Full Eyes and Vision Description
[Continued from above] . . .
Before those signals ever reach the brain, however, they must be captured and translated into nerve signals by the various photoreceptor cells of the eye. There are two types of photoreceptor cells that, because of their shapes, are called rods and cones. Rods are sensitive enough to respond to a single photon, the basic unit of light, but together they create only one coarse, gray image, which is just adequate for seeing in poor light. Fine detail and color come from the cones, but they need a lot more light and work best in broad daylight. Inside the human eye, there are eighteen times more rods than cones—arranged in such a way as to produce the best possible combination of night and day vision—and all of them transmitting data to the optic nerve on the way to the brain.
In order to track these visual images within the field of vision, the eye must be capable of quick and extensive movement. For this, each eye is held in place by three pairs of taut, elastic muscles that constantly balance the pull of the others. The muscles of each eye work together to move the eyes in unison. Because of the constant tension in these muscles, they can move the eye very quickly, much faster than any other body movement. The eye muscles work together to carry out no less than seven coordinated movements and allow the eye to track many different kinds of moving objects. The first three movements (tremor, drift and flick) are the result of the constant, opposing muscle tension.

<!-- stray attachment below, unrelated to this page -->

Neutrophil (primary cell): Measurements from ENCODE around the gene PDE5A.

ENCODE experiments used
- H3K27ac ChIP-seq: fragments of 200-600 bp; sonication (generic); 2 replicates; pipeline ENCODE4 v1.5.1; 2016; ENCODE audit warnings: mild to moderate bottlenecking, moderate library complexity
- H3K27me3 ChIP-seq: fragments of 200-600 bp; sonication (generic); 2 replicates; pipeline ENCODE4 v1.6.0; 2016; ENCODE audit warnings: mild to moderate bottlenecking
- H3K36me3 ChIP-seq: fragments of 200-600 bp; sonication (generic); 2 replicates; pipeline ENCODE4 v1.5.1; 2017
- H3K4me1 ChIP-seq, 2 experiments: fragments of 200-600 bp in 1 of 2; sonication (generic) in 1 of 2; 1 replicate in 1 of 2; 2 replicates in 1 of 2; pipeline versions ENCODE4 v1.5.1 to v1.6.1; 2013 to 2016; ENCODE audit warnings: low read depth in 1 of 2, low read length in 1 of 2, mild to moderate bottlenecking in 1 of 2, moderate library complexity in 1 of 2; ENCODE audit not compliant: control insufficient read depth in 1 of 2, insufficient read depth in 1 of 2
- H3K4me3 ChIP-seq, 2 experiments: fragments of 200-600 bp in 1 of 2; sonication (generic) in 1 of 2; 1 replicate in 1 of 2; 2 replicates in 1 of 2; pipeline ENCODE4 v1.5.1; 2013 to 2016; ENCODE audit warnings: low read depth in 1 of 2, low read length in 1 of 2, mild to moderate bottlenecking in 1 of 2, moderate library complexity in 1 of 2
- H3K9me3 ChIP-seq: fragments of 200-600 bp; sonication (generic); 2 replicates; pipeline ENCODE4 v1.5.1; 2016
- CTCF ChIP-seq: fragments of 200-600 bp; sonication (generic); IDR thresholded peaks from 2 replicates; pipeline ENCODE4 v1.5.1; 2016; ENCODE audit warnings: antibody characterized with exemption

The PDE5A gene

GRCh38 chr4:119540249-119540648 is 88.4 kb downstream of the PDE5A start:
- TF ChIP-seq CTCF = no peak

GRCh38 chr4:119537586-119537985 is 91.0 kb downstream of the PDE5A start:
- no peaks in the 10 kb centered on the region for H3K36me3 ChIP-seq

The result is what is generally treated as our primary sense organ. Naturally so, since our vision can pick out detail in the darkest night, yet at the same time the human eye can detect over 10,000,000 different colors!